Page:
Dodging the mid-life career crisis at work
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Dodging the mid-life career crisis at work

Talent Management

Dodging the mid-life career crisis at work

May 27, 2016 Geoffroy De Lestrange

Career goals are just as important as personal ambitions, but with the plethora of career options available today many can get stuck in a rut and face career challenges. A recent report by The Open University found that 44% of the British public are going through, or have gone through, a “life crisis” brought on by unfulfilled ambitions. Due to demanding work hours, personal passions and hobbies are put on hold.

Where often this might be seen as a mid-life problem, 29% of those surveyed had their "life crisis" between the ages of 18 and 30, suggesting that this can affect workers of any age.

Furthermore, according to a recent CIPD report (2015), almost a third of employees (31%) say they come home from work exhausted either often (24%) or always (7%), so it’s important that companies and managers offer to support employees’ health and development so they can avoid burnout and unfulfilled ambitions.

But how do managers navigate career anxiety with their employees?

Work out what works 

Flexible working is increasingly on the rise and with the right management tools available, working from home and caring for others can be supported by companies.

Employers should outline how productivity and performance will be analysed and set up a plan so their employees are in regular communication with all members of the team. Remote working can be effective via video conferencing, emails and access to an HR system to ensure the employee remains engaged.

From an employer perspective, line managers should evaluate their staff’s working habits and job role, and offer flexible working to keep them committed to the company while also supporting staff in fulfilling personal duties.

Seeking skills

It’s not always the rise in the pay packet that employees are eager for. One of the most influential ways employers can boost motivation is by applying a focus on employee development.

Employees are seeking career development opportunities that will secure them their next promotion, broaden their skillset and set them apart from other candidates. Many want to obtain the best transferable skills for their job role and be able to apply these skills to other roles in the workplace.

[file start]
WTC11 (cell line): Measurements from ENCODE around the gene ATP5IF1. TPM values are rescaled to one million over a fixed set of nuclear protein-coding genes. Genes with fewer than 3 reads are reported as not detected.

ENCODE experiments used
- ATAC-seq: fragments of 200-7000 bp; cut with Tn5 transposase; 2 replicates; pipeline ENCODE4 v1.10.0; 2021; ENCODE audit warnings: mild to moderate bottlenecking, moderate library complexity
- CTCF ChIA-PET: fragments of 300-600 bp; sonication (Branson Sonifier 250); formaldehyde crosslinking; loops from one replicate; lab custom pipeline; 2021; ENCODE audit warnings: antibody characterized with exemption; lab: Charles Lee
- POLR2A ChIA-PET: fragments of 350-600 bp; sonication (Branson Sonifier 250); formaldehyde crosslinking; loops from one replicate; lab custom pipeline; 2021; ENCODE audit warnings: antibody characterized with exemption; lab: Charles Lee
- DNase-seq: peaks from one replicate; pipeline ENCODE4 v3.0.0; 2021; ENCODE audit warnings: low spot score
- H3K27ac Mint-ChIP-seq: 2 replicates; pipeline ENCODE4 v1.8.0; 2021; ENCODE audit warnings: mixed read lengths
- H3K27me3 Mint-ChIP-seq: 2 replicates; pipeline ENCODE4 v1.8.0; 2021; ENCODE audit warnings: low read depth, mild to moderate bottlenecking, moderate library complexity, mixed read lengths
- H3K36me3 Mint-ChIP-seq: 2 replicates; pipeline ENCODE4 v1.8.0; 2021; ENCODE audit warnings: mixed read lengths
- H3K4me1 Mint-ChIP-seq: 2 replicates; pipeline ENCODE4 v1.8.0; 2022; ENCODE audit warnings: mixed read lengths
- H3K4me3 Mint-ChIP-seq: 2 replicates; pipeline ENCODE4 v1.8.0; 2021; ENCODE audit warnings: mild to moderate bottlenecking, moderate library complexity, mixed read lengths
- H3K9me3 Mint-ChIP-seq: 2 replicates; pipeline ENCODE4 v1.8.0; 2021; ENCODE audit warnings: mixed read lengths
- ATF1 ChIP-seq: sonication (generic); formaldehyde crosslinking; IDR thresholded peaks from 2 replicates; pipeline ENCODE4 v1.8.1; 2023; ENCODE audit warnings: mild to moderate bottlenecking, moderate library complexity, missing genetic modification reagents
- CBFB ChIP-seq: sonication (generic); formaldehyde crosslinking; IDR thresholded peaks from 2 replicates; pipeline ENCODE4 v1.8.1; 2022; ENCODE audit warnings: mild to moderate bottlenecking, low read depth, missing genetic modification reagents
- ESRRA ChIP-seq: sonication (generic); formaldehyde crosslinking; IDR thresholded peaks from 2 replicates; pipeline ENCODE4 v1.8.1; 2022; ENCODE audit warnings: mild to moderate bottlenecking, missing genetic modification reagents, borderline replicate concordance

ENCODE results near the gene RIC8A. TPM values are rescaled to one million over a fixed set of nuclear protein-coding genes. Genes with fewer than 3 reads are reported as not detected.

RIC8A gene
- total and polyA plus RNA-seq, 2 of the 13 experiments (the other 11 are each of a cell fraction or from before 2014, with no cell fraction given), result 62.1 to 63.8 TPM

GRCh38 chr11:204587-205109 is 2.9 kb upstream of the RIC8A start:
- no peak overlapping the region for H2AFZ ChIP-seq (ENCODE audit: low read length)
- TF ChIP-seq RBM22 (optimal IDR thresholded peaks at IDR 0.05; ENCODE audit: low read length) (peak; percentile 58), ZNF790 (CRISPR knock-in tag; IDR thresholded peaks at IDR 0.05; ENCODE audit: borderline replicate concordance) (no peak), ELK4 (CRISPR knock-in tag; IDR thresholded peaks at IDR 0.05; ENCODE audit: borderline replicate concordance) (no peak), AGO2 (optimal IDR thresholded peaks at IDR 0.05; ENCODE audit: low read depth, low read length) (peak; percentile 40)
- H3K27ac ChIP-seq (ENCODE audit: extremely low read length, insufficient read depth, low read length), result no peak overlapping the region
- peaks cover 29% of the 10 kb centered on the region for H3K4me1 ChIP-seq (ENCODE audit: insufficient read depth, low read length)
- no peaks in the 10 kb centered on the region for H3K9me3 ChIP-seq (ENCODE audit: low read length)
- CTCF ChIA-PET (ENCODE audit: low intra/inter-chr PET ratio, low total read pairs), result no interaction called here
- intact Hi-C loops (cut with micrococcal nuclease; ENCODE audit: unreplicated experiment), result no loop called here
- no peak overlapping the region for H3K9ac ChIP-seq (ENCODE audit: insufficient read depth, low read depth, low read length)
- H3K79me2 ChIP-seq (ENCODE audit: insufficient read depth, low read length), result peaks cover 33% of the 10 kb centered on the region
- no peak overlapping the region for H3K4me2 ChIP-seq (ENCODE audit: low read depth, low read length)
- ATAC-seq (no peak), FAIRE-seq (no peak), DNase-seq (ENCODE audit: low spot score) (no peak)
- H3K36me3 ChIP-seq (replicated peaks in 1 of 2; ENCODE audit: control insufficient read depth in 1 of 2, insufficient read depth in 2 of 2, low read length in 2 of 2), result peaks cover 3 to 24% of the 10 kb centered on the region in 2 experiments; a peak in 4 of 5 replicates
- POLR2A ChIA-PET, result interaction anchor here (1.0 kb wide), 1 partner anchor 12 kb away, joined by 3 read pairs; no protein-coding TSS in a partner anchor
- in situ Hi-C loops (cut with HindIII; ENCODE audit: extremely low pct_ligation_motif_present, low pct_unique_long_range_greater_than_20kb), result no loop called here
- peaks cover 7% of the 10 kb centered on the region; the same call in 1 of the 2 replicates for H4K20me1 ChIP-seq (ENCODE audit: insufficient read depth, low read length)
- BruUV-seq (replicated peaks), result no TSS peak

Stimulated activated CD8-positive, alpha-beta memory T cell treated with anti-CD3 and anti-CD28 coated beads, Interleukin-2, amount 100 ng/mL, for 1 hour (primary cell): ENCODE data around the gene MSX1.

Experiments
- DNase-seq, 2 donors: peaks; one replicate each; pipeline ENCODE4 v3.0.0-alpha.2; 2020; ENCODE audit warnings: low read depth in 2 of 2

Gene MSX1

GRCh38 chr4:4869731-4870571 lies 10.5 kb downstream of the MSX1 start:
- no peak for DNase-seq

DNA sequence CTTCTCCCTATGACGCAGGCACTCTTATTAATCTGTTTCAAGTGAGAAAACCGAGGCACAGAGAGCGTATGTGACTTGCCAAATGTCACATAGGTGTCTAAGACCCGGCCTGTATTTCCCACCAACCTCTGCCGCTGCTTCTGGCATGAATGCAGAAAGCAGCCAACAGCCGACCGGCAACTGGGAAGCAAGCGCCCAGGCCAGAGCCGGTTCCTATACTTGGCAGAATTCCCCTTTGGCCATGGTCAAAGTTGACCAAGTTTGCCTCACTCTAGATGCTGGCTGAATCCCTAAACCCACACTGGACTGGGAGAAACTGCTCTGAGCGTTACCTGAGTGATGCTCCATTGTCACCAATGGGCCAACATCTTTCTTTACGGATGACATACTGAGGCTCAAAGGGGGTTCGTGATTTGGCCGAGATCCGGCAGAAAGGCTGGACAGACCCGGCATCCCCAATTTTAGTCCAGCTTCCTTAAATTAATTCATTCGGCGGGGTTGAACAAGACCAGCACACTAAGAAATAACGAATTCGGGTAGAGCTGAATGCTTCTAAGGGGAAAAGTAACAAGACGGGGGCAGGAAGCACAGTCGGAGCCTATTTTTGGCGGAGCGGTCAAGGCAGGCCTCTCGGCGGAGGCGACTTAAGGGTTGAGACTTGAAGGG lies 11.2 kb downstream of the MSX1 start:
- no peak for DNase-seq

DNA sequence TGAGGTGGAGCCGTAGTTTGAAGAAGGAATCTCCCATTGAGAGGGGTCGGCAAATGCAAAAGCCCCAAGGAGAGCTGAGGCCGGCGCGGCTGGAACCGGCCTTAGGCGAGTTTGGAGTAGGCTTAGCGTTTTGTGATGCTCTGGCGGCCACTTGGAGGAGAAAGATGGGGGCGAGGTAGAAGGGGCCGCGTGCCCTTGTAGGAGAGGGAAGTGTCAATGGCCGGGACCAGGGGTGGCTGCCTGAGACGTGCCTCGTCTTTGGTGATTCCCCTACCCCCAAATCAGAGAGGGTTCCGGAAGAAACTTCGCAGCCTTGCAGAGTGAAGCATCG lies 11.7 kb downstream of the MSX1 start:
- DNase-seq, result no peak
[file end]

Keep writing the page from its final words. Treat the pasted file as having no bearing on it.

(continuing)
HR and management teams can address this concern of employee development by implementing a talent management software platform that helps to manage recruitment, performance management, learning and development.

Using this platform will enable employers to get a clearer picture of each employee and recommend training to those that need support, and reward employees that are reaching performance targets. Likewise, it can also help show at-risk employees and those who may benefit from trying a role in other departments within the company.

Pumped up and ready to work

According to data published by Cardlytics, consumer spending on gym memberships in the UK increased by 44% in 2015. Encouraging your employees to exercise regularly can increase motivation and make workers feel fresh and energised, and promote a healthier workforce.

Companies may want to introduce a subsidised gym membership to their staff or workplace exercise classes in the evenings. If you’re part of a larger organisation, you can be creative and join forces with a local club for five-a-side football in a local leisure centre.

According to Bupa, exercise can help prevent and treat some mental health conditions. Participating in physical activity can reduce the risk of developing depression and dementia. It can also help to treat depression in those who already have the condition.

Investing time in staff welfare and fitness is important and can help decrease staff burnout and ultimately, employees taking sick leave.

Lend a hand

It’s important to recognise and pay attention to the well-being of all employees. Sometimes personal problems can arise and employees may find it difficult to discuss and address these at work. However, if they manifest, these issues can cause a crisis and affect the performance of daily job roles.

Organisations perform better when their staff are healthy, motivated and happy, therefore HR teams and managers should focus on supporting staff mental health. Employers can set up schemes that provide confidential counselling services for staff to use on-site or through a GP. Another alternative option is to provide staff with a break-out area so they can take a short break from sitting at their desk and unwind from workplace stress.

According to research by Globoforce, workers who are happier and enjoy their jobs achieve their goals 31% more often and are 36% more motivated than those who aren't satisfied, similarly a study by the University of Warwick found that happiness makes people more productive at work. This shows that happier employees will perform more productively and this can benefit employers reaching their targets and wanting a more engaged workforce.

Overall, what can we learn from this is? Listening to staff is vital and implementing the above strategies can help managers understand their employees’ career ambitions, and what can be done to help them reach objectives they are trying to meet.

Paying an active interest in personal ambitions and hobbies is important, as is taking initiative and providing new learning opportunities to staff that promote a stronger work ethic and happier employees. 

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